Phillips Curve Conundrum - March 13, 2018
Last week saw the release of a smorgasbord of employment data, from Average Hourly Earnings and Labor Force Participation, to Nonfarm Payrolls and Unemployment, whose release prompted Fed member Neel Kashkari to tweet, tongue in cheek:
“We were at maximum employment. We are now at maximumer employment.”
However, as Lael Brainard noted in a speech to the NYU Money Marketeers club:
“One of the striking features of the current recovery has been the absence of an acceleration in inflation as the unemployment rate has declined, a development that is consistent with a flat Phillips curve. Although wage gains have seen some recent improvements, they continue to fall short of the pace seen before the financial crisis.”
And while she didn’t want to speculate on the dynamics due to a small sample size:
“We do not have extensive experience with an economy at very low unemployment rates and cannot be sure how it might evolve.”
Other people have weighed in on the dynamics underneath wages, low unemployment, and the Phillips curve.
Janet Yellen addressed the topic in a speech given at Jackson Hole, “Labor Market Dynamics and Monetary Policy” all the way back in 2014, looking into labor market slack. Even in the dusk of her term, the problem of labor market dynamics dogged her, as mentioned in her September 26, 2017 speech “Inflation, Uncertainty, and Monetary Policy”, concluding:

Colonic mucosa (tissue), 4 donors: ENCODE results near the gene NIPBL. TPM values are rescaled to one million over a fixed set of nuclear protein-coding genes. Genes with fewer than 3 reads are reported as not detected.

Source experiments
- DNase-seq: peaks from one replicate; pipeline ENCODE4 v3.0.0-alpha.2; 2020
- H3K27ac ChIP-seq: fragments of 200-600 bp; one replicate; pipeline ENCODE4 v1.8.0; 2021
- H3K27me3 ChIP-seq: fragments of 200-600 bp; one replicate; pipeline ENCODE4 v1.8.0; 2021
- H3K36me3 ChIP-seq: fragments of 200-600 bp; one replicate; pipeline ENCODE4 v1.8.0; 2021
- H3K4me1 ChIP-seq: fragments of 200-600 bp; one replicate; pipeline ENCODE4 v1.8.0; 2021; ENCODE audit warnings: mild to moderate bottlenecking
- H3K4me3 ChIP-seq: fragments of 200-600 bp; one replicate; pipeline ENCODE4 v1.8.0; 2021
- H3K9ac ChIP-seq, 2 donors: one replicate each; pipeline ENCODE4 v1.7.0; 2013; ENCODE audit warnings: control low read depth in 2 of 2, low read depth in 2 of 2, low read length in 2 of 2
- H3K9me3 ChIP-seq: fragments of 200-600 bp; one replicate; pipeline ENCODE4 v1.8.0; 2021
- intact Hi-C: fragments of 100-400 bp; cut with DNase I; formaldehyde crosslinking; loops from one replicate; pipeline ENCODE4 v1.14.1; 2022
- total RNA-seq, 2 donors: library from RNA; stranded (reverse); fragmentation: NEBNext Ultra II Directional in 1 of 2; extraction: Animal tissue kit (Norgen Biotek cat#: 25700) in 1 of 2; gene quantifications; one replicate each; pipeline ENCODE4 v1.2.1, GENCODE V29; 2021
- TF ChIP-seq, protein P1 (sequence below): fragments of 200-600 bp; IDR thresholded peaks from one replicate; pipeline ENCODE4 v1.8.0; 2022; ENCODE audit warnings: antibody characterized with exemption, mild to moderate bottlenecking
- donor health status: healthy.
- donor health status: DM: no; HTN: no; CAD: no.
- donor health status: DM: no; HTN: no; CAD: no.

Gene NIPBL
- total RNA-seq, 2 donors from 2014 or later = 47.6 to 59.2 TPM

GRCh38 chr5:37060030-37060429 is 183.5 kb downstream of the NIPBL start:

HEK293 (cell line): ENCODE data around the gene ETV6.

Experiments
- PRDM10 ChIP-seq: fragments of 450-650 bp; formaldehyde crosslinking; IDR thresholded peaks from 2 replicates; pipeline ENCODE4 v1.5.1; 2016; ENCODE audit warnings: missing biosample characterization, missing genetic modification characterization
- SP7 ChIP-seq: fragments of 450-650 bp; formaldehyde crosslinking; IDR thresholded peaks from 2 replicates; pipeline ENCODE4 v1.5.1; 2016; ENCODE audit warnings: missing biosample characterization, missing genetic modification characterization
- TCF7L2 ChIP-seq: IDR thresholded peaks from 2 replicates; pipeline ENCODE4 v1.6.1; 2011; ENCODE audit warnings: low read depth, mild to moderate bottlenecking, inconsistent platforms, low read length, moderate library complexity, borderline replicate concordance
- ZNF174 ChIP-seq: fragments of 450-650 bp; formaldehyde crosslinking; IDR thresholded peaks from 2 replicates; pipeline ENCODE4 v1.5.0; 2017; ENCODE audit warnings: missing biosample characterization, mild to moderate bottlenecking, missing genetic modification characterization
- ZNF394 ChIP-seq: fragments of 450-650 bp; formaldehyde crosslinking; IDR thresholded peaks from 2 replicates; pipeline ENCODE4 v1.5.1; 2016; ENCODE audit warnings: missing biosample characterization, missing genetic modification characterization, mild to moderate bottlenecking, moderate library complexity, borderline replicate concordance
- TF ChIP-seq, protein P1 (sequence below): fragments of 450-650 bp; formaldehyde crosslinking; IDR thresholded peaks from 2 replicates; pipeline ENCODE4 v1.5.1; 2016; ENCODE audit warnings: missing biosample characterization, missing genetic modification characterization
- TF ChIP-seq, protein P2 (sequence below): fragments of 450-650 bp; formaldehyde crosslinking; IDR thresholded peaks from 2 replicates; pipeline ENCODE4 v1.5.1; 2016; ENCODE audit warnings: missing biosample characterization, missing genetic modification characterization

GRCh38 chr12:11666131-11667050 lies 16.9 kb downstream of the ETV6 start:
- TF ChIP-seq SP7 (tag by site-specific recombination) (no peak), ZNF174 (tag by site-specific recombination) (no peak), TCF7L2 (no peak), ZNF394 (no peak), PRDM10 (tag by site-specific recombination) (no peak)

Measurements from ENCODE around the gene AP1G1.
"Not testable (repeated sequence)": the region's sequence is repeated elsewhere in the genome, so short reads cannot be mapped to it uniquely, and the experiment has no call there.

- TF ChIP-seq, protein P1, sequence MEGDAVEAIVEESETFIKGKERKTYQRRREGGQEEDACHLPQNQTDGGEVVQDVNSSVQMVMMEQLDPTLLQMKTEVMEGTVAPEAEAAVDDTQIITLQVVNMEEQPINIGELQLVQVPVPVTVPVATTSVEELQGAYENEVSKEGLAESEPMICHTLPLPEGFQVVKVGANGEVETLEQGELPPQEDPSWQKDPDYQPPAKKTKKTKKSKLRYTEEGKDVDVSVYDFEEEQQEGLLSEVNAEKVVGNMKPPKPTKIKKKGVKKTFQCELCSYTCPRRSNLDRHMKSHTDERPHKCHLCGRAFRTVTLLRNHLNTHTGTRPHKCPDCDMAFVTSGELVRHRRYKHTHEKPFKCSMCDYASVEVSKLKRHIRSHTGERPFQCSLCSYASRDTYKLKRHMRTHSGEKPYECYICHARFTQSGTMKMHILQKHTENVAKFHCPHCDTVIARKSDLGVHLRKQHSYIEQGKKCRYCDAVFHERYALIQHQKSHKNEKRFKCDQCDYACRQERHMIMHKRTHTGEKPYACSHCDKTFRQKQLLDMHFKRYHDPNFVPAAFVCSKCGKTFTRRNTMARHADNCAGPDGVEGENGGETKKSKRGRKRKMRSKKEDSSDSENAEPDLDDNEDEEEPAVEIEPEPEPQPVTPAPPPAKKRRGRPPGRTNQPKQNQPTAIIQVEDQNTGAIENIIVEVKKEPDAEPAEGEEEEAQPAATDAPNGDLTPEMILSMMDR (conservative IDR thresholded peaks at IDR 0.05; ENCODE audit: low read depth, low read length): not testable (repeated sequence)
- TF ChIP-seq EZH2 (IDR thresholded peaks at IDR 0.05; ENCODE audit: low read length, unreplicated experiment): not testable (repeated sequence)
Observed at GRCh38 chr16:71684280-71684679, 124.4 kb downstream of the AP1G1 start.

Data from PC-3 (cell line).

“... the outlook is uncertain, reflecting, among other things, the inherent imprecision in our estimates of labor utilization, inflation expectations, and other factors.”
In 2017, Harvard Business Review jumped into the topic, citing a decline in labor’s share of income, increased inequality in wage distribution, deteriorating economic dynamism, and labor market slack as answers to “Why Wages Aren’t Growing in America”.
And finally, the ever-informative Epsilon Theory addressed wages in its 2017 article, Gradually then Suddenly.
With NFIB Small Business Optimism coming out today at break neck levels last seen in the 1980s and finding qualified workers remaining the number one problem for small business owners, there’s a chance that the tide could be starting to turn.